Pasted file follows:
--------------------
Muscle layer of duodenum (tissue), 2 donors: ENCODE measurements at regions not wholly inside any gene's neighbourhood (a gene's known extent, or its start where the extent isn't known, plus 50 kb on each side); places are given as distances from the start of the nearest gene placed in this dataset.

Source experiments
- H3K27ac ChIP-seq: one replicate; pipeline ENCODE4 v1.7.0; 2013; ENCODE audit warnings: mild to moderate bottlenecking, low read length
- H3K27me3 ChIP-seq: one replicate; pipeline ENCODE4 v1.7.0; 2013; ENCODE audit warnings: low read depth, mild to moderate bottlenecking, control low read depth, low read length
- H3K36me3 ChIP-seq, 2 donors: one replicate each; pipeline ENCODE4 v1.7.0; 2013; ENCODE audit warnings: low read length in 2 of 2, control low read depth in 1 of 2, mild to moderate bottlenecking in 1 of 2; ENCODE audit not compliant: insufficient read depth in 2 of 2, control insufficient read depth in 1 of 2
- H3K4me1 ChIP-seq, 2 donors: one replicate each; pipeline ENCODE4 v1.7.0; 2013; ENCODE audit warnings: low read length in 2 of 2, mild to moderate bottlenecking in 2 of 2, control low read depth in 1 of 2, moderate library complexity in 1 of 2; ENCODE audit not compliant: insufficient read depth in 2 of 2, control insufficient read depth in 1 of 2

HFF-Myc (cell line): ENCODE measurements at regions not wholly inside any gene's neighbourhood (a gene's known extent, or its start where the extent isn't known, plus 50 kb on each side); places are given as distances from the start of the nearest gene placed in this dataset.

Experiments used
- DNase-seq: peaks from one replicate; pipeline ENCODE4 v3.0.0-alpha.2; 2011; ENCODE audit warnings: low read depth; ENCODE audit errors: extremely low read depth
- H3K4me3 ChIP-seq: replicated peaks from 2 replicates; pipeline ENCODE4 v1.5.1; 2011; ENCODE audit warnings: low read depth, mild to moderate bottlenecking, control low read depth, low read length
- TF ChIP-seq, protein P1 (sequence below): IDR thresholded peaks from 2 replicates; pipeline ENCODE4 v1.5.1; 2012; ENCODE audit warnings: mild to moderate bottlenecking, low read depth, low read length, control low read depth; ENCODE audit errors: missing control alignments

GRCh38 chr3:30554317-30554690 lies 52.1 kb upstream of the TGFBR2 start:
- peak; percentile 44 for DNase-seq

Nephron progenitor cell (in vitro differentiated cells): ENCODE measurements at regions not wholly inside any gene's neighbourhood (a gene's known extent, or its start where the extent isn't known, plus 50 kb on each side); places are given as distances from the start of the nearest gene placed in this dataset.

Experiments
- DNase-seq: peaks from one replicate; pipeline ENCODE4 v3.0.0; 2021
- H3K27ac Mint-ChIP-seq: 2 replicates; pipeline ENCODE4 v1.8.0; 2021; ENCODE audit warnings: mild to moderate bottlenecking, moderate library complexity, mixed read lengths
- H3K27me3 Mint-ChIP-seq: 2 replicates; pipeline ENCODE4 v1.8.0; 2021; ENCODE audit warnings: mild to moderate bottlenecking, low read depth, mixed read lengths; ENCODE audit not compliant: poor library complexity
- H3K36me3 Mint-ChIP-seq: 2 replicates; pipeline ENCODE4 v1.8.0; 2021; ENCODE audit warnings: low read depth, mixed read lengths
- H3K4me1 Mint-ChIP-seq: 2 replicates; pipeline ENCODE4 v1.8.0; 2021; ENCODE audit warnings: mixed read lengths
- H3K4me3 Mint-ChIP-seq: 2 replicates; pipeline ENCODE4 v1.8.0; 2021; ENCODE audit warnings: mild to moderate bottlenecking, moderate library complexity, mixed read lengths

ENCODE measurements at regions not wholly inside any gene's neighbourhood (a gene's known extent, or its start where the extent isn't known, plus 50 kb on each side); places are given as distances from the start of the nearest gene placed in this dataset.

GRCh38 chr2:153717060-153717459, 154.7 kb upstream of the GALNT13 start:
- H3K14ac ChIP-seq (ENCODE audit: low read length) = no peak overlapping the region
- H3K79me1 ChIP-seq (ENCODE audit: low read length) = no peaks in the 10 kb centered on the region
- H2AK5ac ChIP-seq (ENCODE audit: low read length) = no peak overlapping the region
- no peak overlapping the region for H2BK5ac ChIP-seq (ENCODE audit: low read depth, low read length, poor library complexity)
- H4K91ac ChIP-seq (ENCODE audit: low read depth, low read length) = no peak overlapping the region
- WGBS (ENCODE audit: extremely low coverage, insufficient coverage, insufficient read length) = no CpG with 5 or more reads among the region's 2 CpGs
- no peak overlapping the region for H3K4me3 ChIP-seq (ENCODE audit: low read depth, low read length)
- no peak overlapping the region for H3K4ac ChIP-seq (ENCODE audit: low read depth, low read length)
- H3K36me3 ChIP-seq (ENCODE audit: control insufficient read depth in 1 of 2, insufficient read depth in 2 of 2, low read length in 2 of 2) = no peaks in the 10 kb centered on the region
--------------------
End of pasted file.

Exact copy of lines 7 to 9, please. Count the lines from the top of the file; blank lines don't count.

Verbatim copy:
HFF-Myc (cell line): ENCODE measurements at regions not wholly inside any gene's neighbourhood (a gene's known extent, or its start where the extent isn't known, plus 50 kb on each side); places are given as distances from the start of the nearest gene placed in this dataset.

Experiments used
- DNase-seq: peaks from one replicate; pipeline ENCODE4 v3.0.0-alpha.2; 2011; ENCODE audit warnings: low read depth; ENCODE audit errors: extremely low read depth